Painting Summer in New England

April 22 - September 4, 2006

 



 

Wall texts for the exhibition:

 

Early New England architecture has long been valued for its sense of order and simplicity. Utility and plainness united to produce graceful and serenely unostentatious forms. One archetype is the vernacular wooden building with neat lines and a coat of white or red paint. Another is the stark, dramatically poised lighthouse.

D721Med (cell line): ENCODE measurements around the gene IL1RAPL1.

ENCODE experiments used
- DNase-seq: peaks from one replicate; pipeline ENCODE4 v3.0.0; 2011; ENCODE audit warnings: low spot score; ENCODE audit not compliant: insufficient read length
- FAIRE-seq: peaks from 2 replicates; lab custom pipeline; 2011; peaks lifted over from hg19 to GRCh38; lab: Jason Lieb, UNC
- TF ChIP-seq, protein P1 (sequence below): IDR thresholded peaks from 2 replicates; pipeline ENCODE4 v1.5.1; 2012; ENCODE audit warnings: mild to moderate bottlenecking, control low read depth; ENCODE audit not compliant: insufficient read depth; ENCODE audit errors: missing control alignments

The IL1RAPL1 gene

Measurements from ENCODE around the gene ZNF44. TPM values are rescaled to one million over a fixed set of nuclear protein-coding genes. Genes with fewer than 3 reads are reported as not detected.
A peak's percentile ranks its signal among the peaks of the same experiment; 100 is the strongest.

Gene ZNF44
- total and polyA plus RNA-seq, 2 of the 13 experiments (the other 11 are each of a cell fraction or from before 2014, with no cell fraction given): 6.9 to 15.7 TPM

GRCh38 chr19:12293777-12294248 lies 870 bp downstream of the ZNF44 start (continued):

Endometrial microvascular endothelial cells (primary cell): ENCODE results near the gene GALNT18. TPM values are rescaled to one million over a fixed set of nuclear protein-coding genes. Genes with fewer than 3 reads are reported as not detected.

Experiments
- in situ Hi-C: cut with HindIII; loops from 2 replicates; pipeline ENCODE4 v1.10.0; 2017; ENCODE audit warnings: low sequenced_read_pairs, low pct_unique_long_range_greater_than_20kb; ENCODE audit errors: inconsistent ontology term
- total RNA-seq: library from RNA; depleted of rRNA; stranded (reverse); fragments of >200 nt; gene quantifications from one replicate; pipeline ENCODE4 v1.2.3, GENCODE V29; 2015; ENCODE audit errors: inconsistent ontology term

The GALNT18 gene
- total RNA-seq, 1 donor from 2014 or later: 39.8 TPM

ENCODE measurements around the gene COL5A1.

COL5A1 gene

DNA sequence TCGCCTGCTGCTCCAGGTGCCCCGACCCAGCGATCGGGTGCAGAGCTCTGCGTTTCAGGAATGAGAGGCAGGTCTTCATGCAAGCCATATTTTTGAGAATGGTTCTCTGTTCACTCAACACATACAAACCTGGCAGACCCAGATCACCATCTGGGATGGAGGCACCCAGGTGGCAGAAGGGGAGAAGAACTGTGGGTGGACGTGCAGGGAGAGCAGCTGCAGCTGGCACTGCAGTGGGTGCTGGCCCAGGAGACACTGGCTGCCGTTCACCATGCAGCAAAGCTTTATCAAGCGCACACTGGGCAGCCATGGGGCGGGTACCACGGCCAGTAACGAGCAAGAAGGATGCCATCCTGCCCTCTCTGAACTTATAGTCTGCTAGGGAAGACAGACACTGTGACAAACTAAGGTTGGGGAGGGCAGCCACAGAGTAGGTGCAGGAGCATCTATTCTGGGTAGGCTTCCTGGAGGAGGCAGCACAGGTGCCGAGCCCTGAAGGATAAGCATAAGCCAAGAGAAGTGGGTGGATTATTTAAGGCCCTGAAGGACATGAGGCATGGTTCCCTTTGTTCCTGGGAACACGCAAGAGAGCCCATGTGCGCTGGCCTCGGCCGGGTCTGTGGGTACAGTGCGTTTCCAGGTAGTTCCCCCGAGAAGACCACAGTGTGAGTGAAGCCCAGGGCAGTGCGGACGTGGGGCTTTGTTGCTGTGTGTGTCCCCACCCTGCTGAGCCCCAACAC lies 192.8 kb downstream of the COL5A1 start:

In 1905, artist Rockwell Kent used architecture to evoke the rugged appeal of Monhegan Island, Maine: "The village consisted of [no more than] thirty houses, of which far the greater number were lived in by the year-round residents whose occupation was fishing, and, in particular, lobster fishing. Being an old settlement, . . . many of the houses, though not of great antiquity, had inherited the character and fine proportions of New England architecture at its best -- although in keeping with the island's wind-swept situation, they were simple and unadorned to the point of austerity."

 

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